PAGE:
Entries include a bibliography and can be updated with new information.

Nancy Hendricks and Ty Richardson are two frequent encyclopedia contributors.

Hendricks is the Hot Springs-based author of the 2013 book Senator Hattie Caraway: An Arkansas Legacy, about the first woman ever elected to the U.S. Senate and 2016's Notable Women of Arkansas: 100 Names to Know, among others.

Her encyclopedia contributions run the gamut from an entry about actor Rodger Bumpass, to one about the time in 1923 when Charles Lindbergh took his very first night flight in the moonlit skies over Lake Village.

"If I had to sum it up, it would be: We tell stories. That's what the Encyclopedia of Arkansas does," Hendricks says. "What I like to do in my books and my work for the encyclopedia is sing the praises of the unsung. It's an honor to be able to tell these Arkansas-centered stories."

Richardson teaches U.S. history and world civilizations at the University of Arkansas Rich Mountain in Mena and Waldron owns Richardson Preservation Consulting. He first came across the encyclopedia when he was a student at the University of Arkansas at Fayetteville.

• Top 10 Encyclopedia of Arkansas entries viewed in 2019:

Data provided by the Encyclopedia of Arkansas

He grew up in Waldron in Scott County, and his entries focus on Scott County history and communities like Evening Shade, Sensation and Needmore.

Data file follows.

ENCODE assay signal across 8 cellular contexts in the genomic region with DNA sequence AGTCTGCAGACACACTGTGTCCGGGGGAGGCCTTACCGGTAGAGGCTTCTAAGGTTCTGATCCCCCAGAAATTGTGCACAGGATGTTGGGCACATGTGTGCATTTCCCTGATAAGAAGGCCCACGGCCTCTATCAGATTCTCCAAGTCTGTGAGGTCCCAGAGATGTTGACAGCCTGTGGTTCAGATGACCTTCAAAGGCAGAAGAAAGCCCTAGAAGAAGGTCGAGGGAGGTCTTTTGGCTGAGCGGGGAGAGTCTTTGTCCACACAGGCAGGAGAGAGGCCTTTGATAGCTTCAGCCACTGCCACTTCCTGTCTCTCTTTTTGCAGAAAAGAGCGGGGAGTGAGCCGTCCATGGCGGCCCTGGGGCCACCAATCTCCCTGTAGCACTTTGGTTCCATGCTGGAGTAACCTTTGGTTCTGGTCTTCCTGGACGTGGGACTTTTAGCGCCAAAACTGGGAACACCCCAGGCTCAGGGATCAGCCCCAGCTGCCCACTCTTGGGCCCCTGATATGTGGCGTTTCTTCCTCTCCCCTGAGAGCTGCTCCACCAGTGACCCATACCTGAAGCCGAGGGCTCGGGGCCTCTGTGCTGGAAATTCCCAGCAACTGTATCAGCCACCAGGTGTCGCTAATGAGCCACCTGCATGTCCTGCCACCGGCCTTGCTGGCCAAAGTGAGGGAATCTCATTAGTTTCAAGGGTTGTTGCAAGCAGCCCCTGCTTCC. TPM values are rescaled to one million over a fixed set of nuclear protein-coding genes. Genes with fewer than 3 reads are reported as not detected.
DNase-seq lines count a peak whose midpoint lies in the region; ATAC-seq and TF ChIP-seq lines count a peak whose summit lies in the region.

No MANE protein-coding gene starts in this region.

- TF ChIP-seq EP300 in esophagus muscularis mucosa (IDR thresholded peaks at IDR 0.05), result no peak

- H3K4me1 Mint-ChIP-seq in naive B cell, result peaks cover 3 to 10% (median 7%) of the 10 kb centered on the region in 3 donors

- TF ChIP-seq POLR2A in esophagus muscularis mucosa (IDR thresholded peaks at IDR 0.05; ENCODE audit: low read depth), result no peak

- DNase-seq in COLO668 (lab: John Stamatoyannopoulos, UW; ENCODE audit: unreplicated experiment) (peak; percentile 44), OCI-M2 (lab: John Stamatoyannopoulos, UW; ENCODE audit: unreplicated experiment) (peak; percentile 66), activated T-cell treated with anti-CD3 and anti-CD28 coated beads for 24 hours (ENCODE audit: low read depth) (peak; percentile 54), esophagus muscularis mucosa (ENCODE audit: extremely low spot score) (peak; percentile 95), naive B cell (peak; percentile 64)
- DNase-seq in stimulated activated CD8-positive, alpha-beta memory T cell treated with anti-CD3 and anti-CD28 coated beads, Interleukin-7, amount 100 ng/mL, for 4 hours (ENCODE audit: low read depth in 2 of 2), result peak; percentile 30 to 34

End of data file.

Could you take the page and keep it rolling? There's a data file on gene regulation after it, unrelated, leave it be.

"There wasn't a whole lot about Scott County on the website," he says of how he first started contributing to the encyclopedia. "I contacted them and asked if I could write some articles, and I started from there."

Over the past couple of years, he has contributed over 5o entries.

"Everybody's history is important, and there is a lot of neat stuff that not everybody knows about," he says of why he focuses on Scott County. "I think putting it on the website is a great way to get that history out there."

Dillard, naturally, is also a contributor. An entry he is most keen on is from 2008 and is about Isaac Taylor Gillam, a former slave who was a leader in post-Civil War Little Rock and who served on the Little Rock City Council and in the Arkansas General Assembly.

"He had an amazing family, and he himself was amazing," Dillard says. "It was important for me to get him out there as an example of other people in African-American history in Arkansas who were overlooked."

The most popular search from 2019 was for the Elaine Massacre of 1919, which makes sense because last year was the centennial anniversary of the outburst of racial violence in Phillips County.